LONDON: Britain’s state-rescued Royal Bank of Scotland said Wednesday that chief executive Stephen Hester has decided to step down after five years at the helm, during which he has overseen a vast restructuring in readiness for the group’s eventual privatisation.
The government still owns 81 percent of RBS after it was bailed out in the wake of the 2008 financial crisis with £45.5 billion of taxpayer cash.
The Edinburgh-based lender was ravaged by its badly-timed consortium takeover of Dutch bank ABN Amro at the top of the market in 2007, just before the crisis struck.
Under Hester’s watch, RBS has axed close to 40,000 jobs and sold off non-core assets in an attempt to transform the bank’s fortunes.
“The board of directors of The Royal Bank of Scotland Group plc (RBS) today announced that Stephen Hester will be stepping down as the group’s chief executive later this year,” RBS said in a statement.
“The board believes that an orderly succession process will give a new CEO time to prepare the privatisation process and to lead the bank in the years that follow.
“Stephen was unable to make that open-ended commitment following five years in the job already.”
Hester said that the group was now ready for a return to the private sector and therefore needed a new boss.
“It has been nearly five years since I joined RBS after the bank was rescued by the government,” Hester said.
“In that time we have reduced the bank’s balance sheet by nearly a trillion pounds, repaid hundreds of billions of taxpayer support, and removed the imminent threat that this bank’s size and complexity posed to the UK economy.”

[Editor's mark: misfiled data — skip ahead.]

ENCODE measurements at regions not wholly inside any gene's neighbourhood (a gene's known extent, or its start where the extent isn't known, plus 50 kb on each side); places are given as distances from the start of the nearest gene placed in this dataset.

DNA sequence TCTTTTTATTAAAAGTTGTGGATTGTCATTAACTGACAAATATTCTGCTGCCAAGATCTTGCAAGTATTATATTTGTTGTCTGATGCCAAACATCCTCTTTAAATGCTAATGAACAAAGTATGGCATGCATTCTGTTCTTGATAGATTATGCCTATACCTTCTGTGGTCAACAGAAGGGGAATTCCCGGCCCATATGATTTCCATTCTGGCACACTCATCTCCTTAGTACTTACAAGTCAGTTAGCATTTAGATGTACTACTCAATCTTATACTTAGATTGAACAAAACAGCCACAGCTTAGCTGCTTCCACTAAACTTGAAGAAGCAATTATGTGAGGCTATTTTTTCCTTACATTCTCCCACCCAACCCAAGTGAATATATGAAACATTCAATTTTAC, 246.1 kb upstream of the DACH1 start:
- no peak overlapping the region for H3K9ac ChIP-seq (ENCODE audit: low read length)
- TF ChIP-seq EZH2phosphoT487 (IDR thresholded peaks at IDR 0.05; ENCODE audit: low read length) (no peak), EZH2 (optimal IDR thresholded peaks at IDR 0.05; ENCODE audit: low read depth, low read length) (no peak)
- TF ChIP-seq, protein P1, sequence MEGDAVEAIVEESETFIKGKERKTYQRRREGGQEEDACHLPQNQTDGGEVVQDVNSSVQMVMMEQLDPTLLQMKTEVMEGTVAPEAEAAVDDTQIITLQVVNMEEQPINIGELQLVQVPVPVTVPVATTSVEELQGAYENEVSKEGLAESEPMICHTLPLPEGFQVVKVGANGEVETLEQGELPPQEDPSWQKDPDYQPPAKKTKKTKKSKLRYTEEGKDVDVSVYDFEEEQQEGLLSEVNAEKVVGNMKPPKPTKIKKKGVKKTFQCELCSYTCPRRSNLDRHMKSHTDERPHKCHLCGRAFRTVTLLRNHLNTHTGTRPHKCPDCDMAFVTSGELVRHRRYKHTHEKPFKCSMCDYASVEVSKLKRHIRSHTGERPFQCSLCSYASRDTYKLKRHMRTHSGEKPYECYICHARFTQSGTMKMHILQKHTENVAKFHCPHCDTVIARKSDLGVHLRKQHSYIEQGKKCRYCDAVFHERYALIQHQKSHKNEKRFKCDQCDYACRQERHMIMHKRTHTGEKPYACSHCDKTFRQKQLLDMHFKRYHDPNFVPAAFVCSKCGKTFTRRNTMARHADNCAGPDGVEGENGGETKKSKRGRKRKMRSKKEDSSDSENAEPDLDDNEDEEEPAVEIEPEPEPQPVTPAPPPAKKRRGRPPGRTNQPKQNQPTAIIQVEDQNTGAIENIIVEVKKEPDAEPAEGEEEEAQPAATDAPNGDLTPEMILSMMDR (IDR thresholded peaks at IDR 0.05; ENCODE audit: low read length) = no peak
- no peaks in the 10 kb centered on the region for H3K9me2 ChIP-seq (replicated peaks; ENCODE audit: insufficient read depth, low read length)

Hester will continue to lead the business until December 2013 to ensure a smooth handover.
“While leading that process would be the end of an incredible chapter for me, ideally for the company it should be led by someone at the beginning of their journey,” he said.
British finance minister George Osborne said Hester should be commended for “having brought RBS back from the brink” after its enormous state bailout.
“When Stephen Hester took on the job at RBS in 2008 it was a bust bank with a broken culture and posed a huge risk to financial stability,” Osborne said.
“RBS today is safer, stronger and better able to support its customers. I want to commend Stephen Hester for everything he has done to make this turnaround possible.”
Meanwhile, an influential committee of British lawmakers was reportedly set to call for RBS to be split into a good bank and a bad bank, where the lender’s toxic assets could be unwound without endangering profitable business.
The Parliamentary Commission on Banking Standards is due to call for the break-up of the lender, according to media reports.
Hester will meanwhile receive 12 months’ pay and benefits worth £1.6 million ($2.5 million, 1.9 million euros) and the potential for a £4-million shares windfall from a long-term incentive scheme. However, he will not receive a bonus for 2013.